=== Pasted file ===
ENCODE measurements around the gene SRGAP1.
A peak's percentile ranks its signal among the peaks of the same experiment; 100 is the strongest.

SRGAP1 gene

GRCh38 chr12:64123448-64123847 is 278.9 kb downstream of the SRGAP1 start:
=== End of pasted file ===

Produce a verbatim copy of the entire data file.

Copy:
ENCODE measurements around the gene SRGAP1.
A peak's percentile ranks its signal among the peaks of the same experiment; 100 is the strongest.

SRGAP1 gene

GRCh38 chr12:64123448-64123847 is 278.9 kb downstream of the SRGAP1 start: